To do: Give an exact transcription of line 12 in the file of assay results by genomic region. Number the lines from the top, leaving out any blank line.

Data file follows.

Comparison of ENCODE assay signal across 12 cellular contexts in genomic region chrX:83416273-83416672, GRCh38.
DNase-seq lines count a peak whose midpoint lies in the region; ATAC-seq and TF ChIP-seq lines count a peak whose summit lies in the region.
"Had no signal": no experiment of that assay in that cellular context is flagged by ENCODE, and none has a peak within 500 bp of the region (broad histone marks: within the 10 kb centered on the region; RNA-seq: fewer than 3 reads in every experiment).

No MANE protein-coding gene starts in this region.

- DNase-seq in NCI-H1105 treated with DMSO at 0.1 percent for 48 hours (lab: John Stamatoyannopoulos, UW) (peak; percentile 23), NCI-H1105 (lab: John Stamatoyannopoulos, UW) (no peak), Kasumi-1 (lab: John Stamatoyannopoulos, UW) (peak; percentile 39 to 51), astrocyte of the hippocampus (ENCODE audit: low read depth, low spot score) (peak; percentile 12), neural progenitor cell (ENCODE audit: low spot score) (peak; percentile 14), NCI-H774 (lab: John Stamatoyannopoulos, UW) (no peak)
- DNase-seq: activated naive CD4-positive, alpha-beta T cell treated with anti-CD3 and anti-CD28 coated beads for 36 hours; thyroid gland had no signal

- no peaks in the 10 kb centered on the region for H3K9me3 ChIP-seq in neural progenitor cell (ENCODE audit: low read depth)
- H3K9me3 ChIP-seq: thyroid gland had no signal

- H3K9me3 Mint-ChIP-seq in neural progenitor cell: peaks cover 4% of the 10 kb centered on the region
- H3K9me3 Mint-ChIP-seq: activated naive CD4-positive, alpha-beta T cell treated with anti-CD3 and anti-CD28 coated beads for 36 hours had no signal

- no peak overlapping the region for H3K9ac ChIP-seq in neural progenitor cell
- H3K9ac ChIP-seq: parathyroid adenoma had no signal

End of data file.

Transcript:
- H3K9ac ChIP-seq: parathyroid adenoma had no signal